The General Dental Council (GDC) will not make changes to ARF payments in response to the COVID-19 crisis, it has confirmed.
The council decided not to amend or waive the annual retention fee (ARF) levels or introduce a payment scheme.
Chair of the GDC, Dr William Moyes, said: ‘The impact of the COVID-19 pandemic continues to have a significant effect on our lives.
‘I am very aware that the effect of the suspension of routine dental care and services is severe. It has prevented you providing the patient treatment and care you want to. And in some cases, has caused financial difficulties.’
He added: ‘These are not decisions we have taken lightly. I know they won’t be welcomed by some of those we regulate. I want to be clear about the reasons why we have made them.’
Dr Moyes has listed the reasons for why the GDC decided not to make any changes:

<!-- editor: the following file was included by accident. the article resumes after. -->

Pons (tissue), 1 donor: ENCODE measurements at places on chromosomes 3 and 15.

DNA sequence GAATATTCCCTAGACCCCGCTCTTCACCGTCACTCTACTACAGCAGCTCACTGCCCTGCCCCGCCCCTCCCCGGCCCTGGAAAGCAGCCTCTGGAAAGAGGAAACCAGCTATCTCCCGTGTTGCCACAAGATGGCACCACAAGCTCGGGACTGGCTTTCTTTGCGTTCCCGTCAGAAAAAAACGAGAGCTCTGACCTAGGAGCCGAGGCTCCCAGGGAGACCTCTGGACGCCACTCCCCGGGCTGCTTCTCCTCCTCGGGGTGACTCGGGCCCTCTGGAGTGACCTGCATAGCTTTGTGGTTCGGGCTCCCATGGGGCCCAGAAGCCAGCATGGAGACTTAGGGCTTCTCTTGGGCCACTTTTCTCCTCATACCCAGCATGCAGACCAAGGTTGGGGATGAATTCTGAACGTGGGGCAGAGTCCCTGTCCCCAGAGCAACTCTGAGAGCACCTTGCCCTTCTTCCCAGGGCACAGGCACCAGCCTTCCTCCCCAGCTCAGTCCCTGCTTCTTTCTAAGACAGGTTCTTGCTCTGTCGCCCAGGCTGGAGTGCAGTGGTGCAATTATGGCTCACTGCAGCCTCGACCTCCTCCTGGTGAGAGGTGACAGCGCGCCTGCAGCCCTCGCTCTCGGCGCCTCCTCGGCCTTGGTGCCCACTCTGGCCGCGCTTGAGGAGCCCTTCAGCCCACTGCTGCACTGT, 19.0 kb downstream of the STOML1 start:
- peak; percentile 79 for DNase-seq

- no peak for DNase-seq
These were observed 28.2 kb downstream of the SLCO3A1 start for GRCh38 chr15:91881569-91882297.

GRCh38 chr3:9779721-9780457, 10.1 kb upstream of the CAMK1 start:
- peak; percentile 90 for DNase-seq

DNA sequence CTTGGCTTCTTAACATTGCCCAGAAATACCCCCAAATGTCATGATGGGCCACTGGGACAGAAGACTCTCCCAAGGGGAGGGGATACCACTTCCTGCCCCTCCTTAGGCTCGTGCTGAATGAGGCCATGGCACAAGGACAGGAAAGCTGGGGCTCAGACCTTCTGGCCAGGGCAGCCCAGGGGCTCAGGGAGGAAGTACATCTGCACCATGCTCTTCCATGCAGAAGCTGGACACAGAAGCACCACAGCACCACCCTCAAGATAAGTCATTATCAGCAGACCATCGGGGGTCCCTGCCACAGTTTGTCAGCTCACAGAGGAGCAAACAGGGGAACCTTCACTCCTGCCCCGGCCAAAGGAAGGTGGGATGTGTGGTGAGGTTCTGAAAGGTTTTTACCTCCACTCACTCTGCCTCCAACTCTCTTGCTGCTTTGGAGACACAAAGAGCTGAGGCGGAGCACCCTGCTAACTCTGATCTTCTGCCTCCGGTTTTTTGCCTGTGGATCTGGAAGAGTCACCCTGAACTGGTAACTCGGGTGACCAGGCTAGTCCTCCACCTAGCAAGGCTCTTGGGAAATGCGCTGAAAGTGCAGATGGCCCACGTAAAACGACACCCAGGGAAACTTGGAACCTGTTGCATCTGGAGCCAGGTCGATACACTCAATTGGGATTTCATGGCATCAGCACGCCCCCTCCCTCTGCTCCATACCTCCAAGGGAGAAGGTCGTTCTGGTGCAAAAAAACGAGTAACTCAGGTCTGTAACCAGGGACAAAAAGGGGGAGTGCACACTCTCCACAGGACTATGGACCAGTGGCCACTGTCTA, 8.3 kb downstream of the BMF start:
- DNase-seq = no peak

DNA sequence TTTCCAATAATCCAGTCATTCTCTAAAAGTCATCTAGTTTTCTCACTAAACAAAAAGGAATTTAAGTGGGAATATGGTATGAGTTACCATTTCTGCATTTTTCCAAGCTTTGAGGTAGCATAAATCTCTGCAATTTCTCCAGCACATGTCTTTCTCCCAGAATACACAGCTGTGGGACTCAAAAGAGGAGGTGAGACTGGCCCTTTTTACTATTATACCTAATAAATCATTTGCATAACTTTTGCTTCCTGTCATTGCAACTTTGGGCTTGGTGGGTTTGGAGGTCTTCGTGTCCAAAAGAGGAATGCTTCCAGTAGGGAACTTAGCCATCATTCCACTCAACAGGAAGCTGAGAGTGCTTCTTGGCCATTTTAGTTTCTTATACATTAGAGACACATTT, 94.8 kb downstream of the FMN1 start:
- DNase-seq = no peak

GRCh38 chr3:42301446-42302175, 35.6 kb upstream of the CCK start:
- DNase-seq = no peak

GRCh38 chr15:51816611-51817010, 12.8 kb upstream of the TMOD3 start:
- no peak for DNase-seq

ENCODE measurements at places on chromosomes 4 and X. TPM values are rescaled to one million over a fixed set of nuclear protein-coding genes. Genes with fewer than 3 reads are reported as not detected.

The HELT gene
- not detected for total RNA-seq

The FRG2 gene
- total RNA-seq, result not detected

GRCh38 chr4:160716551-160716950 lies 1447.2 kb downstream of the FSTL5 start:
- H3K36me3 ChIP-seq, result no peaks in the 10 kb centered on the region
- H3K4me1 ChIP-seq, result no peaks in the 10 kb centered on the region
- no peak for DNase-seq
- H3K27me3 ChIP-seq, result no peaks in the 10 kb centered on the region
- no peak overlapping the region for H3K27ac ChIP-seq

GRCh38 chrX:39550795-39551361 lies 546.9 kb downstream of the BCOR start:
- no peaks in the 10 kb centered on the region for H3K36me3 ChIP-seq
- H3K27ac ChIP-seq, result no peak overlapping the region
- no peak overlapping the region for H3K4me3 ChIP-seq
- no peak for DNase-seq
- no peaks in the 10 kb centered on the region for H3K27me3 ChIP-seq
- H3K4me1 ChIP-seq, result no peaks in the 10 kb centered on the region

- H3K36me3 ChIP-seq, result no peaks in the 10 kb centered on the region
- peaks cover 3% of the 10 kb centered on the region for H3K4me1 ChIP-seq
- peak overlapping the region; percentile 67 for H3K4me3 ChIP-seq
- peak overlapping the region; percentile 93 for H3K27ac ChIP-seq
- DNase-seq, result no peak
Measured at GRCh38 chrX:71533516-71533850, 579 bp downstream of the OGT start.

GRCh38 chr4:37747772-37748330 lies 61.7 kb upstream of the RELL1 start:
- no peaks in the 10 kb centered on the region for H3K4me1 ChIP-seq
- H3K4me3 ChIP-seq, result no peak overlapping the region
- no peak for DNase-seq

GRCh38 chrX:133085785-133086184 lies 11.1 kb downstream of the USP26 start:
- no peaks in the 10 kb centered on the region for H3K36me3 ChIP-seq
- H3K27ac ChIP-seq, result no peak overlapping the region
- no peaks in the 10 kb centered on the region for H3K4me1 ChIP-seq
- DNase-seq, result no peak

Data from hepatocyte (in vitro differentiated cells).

- The work it does ‘has not fundamentally changed’. He says: ‘We are required to remain financially stable and to meet our statutory obligations. This is to ensure the public are protected and confidence in the professions is maintained.’
- Nearly all GDC income derives from ARF payments. It has been able to secure greater value for money and reduce the ARF in the past. This is through revising its regulatory approach and increasing efficiency
- ‘Significant uncertainty’ remains regarding the future. He says: ‘It is just too early to predict what is going to happen – to the sector as a whole or to the GDC. So, it would be imprudent to make changes which might not be sustainable, or which have the potential to add further risks or cost to what we do.’
Dr Moyes added: ‘In looking at the options available to us, we were also aware that even changes with very significant negative impacts on the GDC would make only a small difference to the level of the ARF.
‘Only the government is in a position to provide financial support to the professions. They have chosen to do so both through NHS contract arrangements and by more general support to employers and businesses.
‘I am very aware that the benefits of that have been felt unevenly, particularly by those outside the scope of NHS contract support. But the level of the ARF is not an effective way of addressing that issue.’
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